With Celtic and Aberdeen engaged in a table-topping clash today, I thought Murray would make for an interesting subject, but didn’t realise just how interesting. Here’s an example: “Once with the Dons I came on a tour of the States. In Boston, while the rest of the guys were whooping it up, I was in the library, studying science through the Open University, and desperately trying to finish an essay on DNA.” A painter. A thinker. A man of deep religious conviction who went to church every day. A footballer with very much his own way of doing things, who worked with three of our game’s greatest managers, Jock Stein, Eddie Turnbull and Jim McLean, and has stories to tell about them, good and bad. His own story, though, begins in Dumbarton when he wasn’t even the most famous Steve Murray in the family home. “That was my dad’s name, too, and he played for the Sons. One of my most vivid childhood memories was of him letting me put on his shirt after a game at Boghead and it swamping me. He was a midfielder, too, and brilliant in the air.” The young Murray played all time, hoping he might come to be as good: “In the street, against a wall, play-time, after school until tea and every Friday night on the local cricket pitch until we got chased.” The house revolved around sport with Murray’s mother, Liz, a competitive swimmer and champion badminton player. “Mum taught me badminton which I’m sure helped my football – honestly.” When he wasn’t cheering on Mum with his sister, Betty, he’d watch Clyde. “Dad didn’t want me going to Celtic games because of the sectarianism. I remember him coming with me – possibly to make sure I wasn’t sneaking off to Parkhead – when Clyde were playing Third Lanark. Thirds were a superb side with all the players complementing one another. Celtic might have had better individuals but Thirds were a proper team and that stuck with me. Their manager was Bob Shankly who’d lodged with Dad when they were at Falkirk together, so I was introduced to him that day, a good few years before he’d sign me for Dundee.”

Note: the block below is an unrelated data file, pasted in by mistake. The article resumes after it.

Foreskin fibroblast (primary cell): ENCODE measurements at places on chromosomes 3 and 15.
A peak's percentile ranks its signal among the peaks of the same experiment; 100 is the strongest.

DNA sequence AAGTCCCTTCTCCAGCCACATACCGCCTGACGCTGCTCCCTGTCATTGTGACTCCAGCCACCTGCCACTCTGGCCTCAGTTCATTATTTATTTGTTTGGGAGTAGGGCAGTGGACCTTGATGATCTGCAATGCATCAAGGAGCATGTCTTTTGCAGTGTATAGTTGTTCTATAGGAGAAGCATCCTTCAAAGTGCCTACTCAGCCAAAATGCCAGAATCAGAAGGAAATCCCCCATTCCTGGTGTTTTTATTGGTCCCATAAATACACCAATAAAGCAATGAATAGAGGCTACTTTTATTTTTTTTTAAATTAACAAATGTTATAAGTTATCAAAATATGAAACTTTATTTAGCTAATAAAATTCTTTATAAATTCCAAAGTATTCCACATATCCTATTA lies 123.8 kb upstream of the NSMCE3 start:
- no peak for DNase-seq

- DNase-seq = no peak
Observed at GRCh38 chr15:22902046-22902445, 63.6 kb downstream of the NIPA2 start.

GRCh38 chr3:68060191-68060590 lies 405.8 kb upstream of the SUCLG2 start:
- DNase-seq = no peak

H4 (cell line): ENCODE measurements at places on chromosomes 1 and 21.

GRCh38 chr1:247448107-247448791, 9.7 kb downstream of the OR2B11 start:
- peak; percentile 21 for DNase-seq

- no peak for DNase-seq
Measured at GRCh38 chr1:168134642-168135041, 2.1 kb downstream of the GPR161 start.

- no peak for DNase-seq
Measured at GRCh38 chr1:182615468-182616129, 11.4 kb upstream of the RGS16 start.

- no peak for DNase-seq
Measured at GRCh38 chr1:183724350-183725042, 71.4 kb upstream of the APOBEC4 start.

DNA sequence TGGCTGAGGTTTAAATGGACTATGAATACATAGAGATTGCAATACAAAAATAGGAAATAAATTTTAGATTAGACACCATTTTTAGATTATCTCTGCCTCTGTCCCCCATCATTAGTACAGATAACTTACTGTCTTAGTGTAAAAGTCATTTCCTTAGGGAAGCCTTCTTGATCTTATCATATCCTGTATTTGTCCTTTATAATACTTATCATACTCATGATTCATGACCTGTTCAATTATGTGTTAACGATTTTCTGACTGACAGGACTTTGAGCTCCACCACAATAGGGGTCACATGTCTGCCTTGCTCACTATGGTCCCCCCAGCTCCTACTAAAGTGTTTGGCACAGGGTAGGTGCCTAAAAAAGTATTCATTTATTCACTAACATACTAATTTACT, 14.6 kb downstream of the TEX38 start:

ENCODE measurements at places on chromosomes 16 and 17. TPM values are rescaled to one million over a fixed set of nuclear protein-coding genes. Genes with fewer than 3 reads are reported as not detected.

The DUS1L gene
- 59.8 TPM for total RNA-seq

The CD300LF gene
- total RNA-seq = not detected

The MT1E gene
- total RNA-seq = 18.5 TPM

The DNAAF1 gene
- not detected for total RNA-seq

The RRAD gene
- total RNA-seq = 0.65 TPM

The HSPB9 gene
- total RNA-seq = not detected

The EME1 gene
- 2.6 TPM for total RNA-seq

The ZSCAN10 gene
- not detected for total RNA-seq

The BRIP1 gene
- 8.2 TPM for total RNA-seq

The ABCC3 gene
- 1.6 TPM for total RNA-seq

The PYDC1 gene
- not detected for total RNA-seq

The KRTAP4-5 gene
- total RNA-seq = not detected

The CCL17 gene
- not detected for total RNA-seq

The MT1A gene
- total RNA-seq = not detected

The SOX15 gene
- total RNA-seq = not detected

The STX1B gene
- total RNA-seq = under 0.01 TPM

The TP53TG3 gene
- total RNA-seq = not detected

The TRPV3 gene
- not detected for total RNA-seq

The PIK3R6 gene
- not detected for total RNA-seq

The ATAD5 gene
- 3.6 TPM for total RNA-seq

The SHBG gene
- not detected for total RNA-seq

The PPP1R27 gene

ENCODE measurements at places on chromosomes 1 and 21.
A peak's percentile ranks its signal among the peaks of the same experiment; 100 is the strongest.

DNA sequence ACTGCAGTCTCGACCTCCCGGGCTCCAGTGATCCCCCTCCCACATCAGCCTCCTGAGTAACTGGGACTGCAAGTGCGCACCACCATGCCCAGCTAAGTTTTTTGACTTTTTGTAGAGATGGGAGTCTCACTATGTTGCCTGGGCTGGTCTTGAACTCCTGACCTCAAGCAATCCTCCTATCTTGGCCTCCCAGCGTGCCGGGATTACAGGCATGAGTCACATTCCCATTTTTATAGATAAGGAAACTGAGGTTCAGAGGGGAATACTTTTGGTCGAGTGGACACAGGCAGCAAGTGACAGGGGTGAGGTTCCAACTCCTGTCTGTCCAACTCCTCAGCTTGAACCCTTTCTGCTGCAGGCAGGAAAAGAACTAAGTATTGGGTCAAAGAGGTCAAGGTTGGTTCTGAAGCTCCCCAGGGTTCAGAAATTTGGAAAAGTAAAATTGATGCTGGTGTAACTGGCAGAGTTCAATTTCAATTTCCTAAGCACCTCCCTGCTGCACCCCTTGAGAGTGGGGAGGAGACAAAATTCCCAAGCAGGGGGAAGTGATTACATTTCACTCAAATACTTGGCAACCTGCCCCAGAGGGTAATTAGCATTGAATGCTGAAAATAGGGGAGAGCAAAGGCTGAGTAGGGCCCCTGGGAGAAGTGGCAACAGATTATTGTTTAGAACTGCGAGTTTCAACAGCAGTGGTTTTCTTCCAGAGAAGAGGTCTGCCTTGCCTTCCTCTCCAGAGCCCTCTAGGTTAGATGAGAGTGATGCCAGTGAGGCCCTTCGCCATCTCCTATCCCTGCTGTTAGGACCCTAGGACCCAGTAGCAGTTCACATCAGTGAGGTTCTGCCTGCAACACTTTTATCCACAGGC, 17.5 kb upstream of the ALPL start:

Murray very nearly didn’t get that far, with his secondary school, St Patrick’s High, stunting his interest in football and drawing – the latter also inherited from his father, a draughtsman by trade. “The PE teacher was, I think, jealous of Dad who was a pretty big name in Dumbarton and this guy used to kick me. Because of that I decided I wouldn’t play for the school team. And the art teacher didn’t like Dad either for some reason and marked me so low for a still life compared to a pal who couldn’t paint for toffee that I gave it up.” Thankfully, Jack Gilroy was on the staff, too. “He was a science teacher, but I never saw him in a classroom. He’d played for Forfar and got so involved with the school team that I think they changed his job. He got me in this wee gym for three-a-side games shooting at upturned benches and I went there every day until I left school. He organised outings to Scotland games, which were fantastic. He was my mentor and he taught me how to pass.” St Patrick’s had a fine football tradition. Sir Alex Ferguson, once of Govan High, admitted in his memoirs that they were the one team his otherwise successful side feared. School-mates John O’Hare and Nicky Sharkey were talent-spotted for Sunderland but Murray wasn’t really contemplating a career in football. “I didn’t think scouts were interested in me and only found out later that they were, but Jack had put them off, possibly so he could retain me as his captain! I certainly wanted to stay on at school for as long as possible, then study pharmacy at university. But, although I passed Chemistry and Maths, I failed English because I hadn’t read any fiction.”